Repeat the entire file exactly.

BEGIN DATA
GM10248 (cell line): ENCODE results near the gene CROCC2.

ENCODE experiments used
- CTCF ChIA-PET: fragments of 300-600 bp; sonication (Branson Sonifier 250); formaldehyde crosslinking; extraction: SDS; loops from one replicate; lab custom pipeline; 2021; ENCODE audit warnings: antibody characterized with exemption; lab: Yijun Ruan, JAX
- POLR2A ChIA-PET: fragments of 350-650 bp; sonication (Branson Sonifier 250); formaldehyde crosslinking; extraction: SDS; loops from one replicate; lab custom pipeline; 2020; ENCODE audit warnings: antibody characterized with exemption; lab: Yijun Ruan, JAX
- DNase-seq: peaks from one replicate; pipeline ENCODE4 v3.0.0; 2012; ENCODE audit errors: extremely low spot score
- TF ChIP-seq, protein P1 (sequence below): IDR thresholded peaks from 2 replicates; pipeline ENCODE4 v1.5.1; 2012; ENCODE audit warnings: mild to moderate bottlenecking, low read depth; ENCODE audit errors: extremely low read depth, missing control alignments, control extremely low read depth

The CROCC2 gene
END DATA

GM10248 (cell line): ENCODE results near the gene CROCC2.

ENCODE experiments used
- CTCF ChIA-PET: fragments of 300-600 bp; sonication (Branson Sonifier 250); formaldehyde crosslinking; extraction: SDS; loops from one replicate; lab custom pipeline; 2021; ENCODE audit warnings: antibody characterized with exemption; lab: Yijun Ruan, JAX
- POLR2A ChIA-PET: fragments of 350-650 bp; sonication (Branson Sonifier 250); formaldehyde crosslinking; extraction: SDS; loops from one replicate; lab custom pipeline; 2020; ENCODE audit warnings: antibody characterized with exemption; lab: Yijun Ruan, JAX
- DNase-seq: peaks from one replicate; pipeline ENCODE4 v3.0.0; 2012; ENCODE audit errors: extremely low spot score
- TF ChIP-seq, protein P1 (sequence below): IDR thresholded peaks from 2 replicates; pipeline ENCODE4 v1.5.1; 2012; ENCODE audit warnings: mild to moderate bottlenecking, low read depth; ENCODE audit errors: extremely low read depth, missing control alignments, control extremely low read depth

The CROCC2 gene